The vast majority of companies that provide professional services invariably have a similar mindset. They think that social media or any form of professional services digital marketing offers no results and therefore, does not embrace it or attempt to, but are extremely inconsistent and in turn, see less than ideal results.

From my experience running a digital marketing agency, this happens for a few reasons:

Experienced professionals typically prefer to get their customers through existing business relationships from their current network. This, of course, has tremendous value as credibility is perceived to be overcome from the offset.

Secondly, there is often assumed that there is no need for an updated website with high SEO, an excellent user experience, or social media when they’re already managing things adequately through relationship management and some sporadic direct marketing campaigns.

So, why Professional Services Digital Marketing?

Companies that embrace inbound marketing correctly nowadays are usually ahead of their competitors. The success is usually defined by and includes greater credibility, as well as high website traffic and engagement compared to their competitors. In any industry, you can still be a thought-leader even if you perceive yourself to be late to the party.

Professional Service Digital Marketing

Put an achievable strategy into place

Here are a few tips to help you get in the right mindset…

You need to put a strategy into place.

It doesn’t need to be an enormous document planned out over weeks. It’s merely a process/exercise. Set aside some planning and thinking time to answer a few select questions. The answers will give you clarity for your digital marketing efforts. It will provide guidance when you’re struggling to create content, or finding something relevant to converse with your audience.

Your strategy can be as simple as answering these few questions…

Who is my audience?
This may be different for each channel. Go where your target audience is most comfortable.

What is my message?
What topics or narratives will I derive the content around?

What social channels can I  commit to realistically?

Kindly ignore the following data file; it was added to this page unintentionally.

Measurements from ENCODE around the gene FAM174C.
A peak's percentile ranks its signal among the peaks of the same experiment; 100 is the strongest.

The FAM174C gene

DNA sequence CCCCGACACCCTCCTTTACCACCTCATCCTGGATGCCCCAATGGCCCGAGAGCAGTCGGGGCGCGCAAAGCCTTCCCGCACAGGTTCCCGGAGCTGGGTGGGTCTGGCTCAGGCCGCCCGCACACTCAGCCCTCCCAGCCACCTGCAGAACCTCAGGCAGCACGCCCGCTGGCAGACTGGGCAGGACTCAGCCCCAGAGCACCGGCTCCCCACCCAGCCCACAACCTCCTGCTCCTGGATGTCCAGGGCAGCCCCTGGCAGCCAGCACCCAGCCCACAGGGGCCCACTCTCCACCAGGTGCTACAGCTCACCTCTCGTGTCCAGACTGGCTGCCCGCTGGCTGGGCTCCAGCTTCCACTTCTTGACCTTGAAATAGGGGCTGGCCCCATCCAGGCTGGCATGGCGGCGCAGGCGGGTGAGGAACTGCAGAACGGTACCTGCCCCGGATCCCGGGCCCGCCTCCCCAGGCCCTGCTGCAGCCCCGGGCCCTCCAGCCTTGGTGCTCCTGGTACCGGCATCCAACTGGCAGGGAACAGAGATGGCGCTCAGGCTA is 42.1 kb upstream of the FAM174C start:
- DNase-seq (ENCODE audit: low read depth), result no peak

Don’t try and do them all. For example, start with Linkedin and build from there as you get consistent and more confident.

What am I trying to achieve on each of these channels?
What does success look like for you? Is it X number of contacts or inquiries?

How will I measure my success?
Always try to evaluate whenever possible or it becomes aimless and is harder to justify future activity to yourself and your peers.

It should hopefully be relatively clear at this point that your social media strategy has to be part of a greater digital marketing strategy.

Target and be relevant.

It’s a pretty clear fact that one of the greatest differentiators between traditional and digital marketing is the ability to target more and efficiently and accurately.

When you take out an advert out in a newspaper or any other print publication, you are paying a premium for their entire audience, but it is unlikely that you either need to speak to all of those people, and you may only require a tiny percentage of them.

Professional Services Digital Marketing is different. You can specify that you want your messages to reach just 2% and be highly relevant to them; and with so many marketing messages around us nowadays, relevancy and focus are key! There is no need to waste time or budget sharing your message with anyone else.

On certain social platforms, you can acquire your audience organically by location, gender, relationship status, education, interest, and age. To clarify, ‘organically’ is defined by the social media interactions you obtain based on the quality of your content, without the need for a paid advertising campaign.

Ultimately, the more targeted your content is, the more relevant it is to your audience and the higher the engagement for your business.

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Ryan Nesbitt

Ryan Nesbitt

Founder of Eastworks and lover of all things Business, Design, Tech & Sport. Ryan can usually be found working with Eastworks clients, out on his bike, or at the side of a sports-field being Dad.